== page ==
What can I do to help my baby through this?
Monica says: “Parents can give their child a comfort object from home to bring in during the settling in process. This could be a small napkin, bottle or soft toy that the child can keep with them during the process. We have found this to be a useful strategy that alleviates the stress a child experiences in the early days of settling into a nursery.”
Leanne says: “One of the most important things is to be confident when sending your child to nursery. Your child will feel immediately if you are hesitant, or questioning your decision and he, or she, will pick up on your worries and doubts. Be positive and well prepared. Take time to talk lots about the first day and make sure to say you will always be back to collect them.”
What should I do if my baby cries at drop-off?
Monica says: “During the initial settling in process, we ask the parent to accompany their child in the classroom and ask them to wait outside the classroom for short durations at least during the first week. However, during drop-off it’s imperative that parents should say goodbye to their child and reassure them that they will be coming back to pick them up.”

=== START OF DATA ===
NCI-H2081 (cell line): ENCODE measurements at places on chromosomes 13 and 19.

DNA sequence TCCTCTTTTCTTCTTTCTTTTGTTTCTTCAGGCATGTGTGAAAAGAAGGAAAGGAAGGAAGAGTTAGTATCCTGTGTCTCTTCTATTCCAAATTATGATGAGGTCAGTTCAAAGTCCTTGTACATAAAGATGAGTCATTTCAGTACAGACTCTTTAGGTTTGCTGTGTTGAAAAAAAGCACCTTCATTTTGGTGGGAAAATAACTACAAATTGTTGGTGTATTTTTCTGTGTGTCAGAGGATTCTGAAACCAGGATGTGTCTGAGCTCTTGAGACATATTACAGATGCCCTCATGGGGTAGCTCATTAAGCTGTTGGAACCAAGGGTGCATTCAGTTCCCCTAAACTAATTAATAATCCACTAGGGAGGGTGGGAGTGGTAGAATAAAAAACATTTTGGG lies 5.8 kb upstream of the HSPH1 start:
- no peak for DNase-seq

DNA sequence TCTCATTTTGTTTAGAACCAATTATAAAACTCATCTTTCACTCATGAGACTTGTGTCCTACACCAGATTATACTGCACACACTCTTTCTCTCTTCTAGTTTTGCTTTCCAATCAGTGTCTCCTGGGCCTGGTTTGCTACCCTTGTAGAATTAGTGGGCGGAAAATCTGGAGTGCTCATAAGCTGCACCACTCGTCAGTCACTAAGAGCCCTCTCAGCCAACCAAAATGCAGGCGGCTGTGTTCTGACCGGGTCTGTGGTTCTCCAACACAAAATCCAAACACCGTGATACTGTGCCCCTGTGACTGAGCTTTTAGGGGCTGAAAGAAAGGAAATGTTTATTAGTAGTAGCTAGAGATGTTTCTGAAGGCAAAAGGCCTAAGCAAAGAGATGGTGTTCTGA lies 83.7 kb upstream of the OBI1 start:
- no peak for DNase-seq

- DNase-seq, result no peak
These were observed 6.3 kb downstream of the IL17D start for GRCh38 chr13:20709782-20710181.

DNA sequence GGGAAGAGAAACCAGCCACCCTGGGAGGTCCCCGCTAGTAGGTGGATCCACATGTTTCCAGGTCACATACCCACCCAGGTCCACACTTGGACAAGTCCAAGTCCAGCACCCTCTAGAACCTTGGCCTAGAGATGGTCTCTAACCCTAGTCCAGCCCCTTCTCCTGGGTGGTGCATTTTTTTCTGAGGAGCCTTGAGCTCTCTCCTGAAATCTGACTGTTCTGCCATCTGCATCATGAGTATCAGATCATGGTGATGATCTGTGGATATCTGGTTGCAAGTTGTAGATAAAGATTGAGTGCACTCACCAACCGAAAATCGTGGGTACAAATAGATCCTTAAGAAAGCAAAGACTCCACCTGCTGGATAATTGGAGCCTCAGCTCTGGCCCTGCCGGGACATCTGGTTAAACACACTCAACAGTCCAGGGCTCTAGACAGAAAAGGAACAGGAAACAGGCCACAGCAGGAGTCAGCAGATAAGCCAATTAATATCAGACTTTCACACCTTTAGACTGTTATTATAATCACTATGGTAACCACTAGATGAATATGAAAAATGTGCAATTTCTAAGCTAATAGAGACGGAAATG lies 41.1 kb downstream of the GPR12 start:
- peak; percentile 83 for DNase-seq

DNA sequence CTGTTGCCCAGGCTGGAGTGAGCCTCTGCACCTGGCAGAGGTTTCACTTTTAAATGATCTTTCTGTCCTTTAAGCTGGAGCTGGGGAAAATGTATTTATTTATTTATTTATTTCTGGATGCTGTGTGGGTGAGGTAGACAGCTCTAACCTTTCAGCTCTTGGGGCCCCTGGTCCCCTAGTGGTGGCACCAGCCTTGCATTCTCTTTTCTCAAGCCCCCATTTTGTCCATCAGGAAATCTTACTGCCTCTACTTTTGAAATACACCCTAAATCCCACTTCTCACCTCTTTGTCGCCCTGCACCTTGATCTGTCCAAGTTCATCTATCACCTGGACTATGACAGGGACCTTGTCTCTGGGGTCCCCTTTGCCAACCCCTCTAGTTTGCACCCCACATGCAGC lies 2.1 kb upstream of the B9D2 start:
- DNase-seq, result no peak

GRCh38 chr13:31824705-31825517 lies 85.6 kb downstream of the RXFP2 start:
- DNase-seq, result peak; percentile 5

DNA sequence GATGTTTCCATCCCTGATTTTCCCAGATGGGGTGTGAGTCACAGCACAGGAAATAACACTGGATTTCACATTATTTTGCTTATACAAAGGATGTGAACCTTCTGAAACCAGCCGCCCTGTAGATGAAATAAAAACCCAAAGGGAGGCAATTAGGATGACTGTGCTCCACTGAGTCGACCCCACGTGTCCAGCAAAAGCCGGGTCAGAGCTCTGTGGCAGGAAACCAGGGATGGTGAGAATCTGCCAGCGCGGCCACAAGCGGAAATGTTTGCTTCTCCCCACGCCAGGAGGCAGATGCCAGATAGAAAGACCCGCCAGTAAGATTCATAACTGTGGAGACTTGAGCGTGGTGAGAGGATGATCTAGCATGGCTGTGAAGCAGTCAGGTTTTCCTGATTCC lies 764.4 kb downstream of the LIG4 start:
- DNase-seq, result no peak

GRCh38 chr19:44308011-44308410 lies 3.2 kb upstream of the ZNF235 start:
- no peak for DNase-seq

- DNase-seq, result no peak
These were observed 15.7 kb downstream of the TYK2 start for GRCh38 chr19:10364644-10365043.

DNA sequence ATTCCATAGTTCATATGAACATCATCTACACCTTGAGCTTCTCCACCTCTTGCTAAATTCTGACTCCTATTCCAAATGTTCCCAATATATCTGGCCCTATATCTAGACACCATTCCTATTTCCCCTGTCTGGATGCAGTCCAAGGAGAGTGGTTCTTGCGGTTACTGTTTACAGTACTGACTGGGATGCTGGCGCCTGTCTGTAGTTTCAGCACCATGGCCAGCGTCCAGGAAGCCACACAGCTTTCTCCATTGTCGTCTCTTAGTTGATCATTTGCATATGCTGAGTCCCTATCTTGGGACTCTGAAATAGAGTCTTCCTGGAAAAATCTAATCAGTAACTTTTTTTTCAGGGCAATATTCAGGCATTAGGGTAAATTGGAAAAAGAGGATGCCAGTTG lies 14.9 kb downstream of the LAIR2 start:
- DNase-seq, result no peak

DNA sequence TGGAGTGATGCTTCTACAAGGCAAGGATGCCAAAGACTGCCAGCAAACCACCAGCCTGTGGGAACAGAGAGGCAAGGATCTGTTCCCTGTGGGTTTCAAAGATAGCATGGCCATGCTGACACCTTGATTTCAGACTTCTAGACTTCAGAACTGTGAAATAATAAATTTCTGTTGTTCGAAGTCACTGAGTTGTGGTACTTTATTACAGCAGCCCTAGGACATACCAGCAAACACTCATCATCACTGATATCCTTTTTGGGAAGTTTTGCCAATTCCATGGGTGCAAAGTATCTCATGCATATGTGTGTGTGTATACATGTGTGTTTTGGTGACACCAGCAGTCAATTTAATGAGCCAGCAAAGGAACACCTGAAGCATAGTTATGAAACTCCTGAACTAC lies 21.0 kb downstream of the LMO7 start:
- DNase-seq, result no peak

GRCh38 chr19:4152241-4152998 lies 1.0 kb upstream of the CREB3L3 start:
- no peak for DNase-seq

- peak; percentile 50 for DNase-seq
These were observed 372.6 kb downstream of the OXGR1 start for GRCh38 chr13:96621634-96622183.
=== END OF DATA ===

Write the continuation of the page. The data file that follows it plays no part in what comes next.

Leanne says: “It’s best to decide case by case, but sometimes having a parent stay longer can cause more stress for a child. At the same time, there are also children that may benefit from the parent being present a little longer. Some parents can also struggle if they are asked to leave and can lose their trust in the nursery and their practice, therefore evaluating what is best for the child and parent is paramount.”
What if my child isn’t settling?
Monica says: “They should speak to the teacher and share their concerns so they can agree on a strategy for moving forward. We have to remember that every child is a unique individual and their needs during this process can vary considerably.”